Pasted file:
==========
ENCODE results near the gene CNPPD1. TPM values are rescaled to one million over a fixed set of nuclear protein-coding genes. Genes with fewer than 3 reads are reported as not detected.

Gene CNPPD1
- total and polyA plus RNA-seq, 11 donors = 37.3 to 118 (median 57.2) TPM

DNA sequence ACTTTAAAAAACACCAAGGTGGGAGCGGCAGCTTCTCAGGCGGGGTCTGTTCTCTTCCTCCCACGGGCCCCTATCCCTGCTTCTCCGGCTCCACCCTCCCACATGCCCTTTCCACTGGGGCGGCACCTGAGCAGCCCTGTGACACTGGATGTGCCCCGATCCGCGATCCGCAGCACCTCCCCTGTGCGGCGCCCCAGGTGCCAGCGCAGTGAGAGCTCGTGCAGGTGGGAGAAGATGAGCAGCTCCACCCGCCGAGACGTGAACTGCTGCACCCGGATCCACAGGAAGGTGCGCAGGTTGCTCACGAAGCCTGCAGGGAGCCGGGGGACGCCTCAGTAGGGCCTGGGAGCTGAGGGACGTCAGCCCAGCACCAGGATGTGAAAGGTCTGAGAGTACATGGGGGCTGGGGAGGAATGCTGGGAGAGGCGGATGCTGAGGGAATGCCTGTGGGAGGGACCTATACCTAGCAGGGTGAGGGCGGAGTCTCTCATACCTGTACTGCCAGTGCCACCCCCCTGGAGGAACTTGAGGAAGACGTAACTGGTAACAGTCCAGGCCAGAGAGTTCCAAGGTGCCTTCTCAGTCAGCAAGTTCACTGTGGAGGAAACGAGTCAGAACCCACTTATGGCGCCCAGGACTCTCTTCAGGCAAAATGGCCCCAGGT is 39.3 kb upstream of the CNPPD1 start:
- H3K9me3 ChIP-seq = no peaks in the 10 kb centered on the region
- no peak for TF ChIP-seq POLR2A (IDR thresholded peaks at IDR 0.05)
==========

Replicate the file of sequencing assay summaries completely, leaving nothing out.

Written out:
ENCODE results near the gene CNPPD1. TPM values are rescaled to one million over a fixed set of nuclear protein-coding genes. Genes with fewer than 3 reads are reported as not detected.

Gene CNPPD1
- total and polyA plus RNA-seq, 11 donors = 37.3 to 118 (median 57.2) TPM

DNA sequence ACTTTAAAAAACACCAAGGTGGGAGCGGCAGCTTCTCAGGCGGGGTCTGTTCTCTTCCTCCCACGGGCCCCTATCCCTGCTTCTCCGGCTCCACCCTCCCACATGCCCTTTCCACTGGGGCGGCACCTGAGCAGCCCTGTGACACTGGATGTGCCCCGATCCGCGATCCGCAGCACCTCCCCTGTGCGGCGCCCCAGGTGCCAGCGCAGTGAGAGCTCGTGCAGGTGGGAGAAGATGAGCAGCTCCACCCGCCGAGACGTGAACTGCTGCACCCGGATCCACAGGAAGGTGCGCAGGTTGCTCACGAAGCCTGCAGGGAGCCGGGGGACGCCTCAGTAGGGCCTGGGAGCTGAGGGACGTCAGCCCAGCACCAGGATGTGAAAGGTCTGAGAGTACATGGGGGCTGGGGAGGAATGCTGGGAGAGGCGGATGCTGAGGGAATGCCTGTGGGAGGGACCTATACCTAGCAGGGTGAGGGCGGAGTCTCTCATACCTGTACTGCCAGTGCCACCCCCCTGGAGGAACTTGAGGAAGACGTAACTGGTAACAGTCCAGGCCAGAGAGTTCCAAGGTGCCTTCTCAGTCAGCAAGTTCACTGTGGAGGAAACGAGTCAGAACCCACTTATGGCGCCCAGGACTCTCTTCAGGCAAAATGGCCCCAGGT is 39.3 kb upstream of the CNPPD1 start:
- H3K9me3 ChIP-seq = no peaks in the 10 kb centered on the region
- no peak for TF ChIP-seq POLR2A (IDR thresholded peaks at IDR 0.05)